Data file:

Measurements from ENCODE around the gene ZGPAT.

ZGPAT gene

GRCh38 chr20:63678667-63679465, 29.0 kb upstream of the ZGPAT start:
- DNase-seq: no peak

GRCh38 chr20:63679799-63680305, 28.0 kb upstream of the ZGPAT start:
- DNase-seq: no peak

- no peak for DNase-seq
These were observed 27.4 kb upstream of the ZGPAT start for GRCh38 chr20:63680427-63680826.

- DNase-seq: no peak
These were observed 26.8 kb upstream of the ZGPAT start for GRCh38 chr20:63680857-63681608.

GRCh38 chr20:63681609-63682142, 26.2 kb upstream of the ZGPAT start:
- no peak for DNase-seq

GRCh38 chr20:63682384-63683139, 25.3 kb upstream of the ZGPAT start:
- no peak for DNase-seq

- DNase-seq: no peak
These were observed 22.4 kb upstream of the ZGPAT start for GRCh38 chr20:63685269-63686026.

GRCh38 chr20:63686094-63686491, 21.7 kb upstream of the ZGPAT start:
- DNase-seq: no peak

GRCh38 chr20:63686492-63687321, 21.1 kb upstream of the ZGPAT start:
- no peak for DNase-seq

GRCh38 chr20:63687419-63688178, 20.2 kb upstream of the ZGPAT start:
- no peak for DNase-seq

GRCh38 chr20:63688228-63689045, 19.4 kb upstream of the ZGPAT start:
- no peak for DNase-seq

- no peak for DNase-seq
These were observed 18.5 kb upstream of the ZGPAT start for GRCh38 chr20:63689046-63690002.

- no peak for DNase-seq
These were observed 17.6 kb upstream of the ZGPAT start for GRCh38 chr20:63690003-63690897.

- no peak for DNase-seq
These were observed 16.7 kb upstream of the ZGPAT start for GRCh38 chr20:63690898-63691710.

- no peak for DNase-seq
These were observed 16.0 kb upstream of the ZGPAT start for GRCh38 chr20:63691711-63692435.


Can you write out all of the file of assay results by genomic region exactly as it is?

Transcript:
Measurements from ENCODE around the gene ZGPAT.

ZGPAT gene

GRCh38 chr20:63678667-63679465, 29.0 kb upstream of the ZGPAT start:
- DNase-seq: no peak

GRCh38 chr20:63679799-63680305, 28.0 kb upstream of the ZGPAT start:
- DNase-seq: no peak

- no peak for DNase-seq
These were observed 27.4 kb upstream of the ZGPAT start for GRCh38 chr20:63680427-63680826.

- DNase-seq: no peak
These were observed 26.8 kb upstream of the ZGPAT start for GRCh38 chr20:63680857-63681608.

GRCh38 chr20:63681609-63682142, 26.2 kb upstream of the ZGPAT start:
- no peak for DNase-seq

GRCh38 chr20:63682384-63683139, 25.3 kb upstream of the ZGPAT start:
- no peak for DNase-seq

- DNase-seq: no peak
These were observed 22.4 kb upstream of the ZGPAT start for GRCh38 chr20:63685269-63686026.

GRCh38 chr20:63686094-63686491, 21.7 kb upstream of the ZGPAT start:
- DNase-seq: no peak

GRCh38 chr20:63686492-63687321, 21.1 kb upstream of the ZGPAT start:
- no peak for DNase-seq

GRCh38 chr20:63687419-63688178, 20.2 kb upstream of the ZGPAT start:
- no peak for DNase-seq

GRCh38 chr20:63688228-63689045, 19.4 kb upstream of the ZGPAT start:
- no peak for DNase-seq

- no peak for DNase-seq
These were observed 18.5 kb upstream of the ZGPAT start for GRCh38 chr20:63689046-63690002.

- no peak for DNase-seq
These were observed 17.6 kb upstream of the ZGPAT start for GRCh38 chr20:63690003-63690897.

- no peak for DNase-seq
These were observed 16.7 kb upstream of the ZGPAT start for GRCh38 chr20:63690898-63691710.

- no peak for DNase-seq
These were observed 16.0 kb upstream of the ZGPAT start for GRCh38 chr20:63691711-63692435.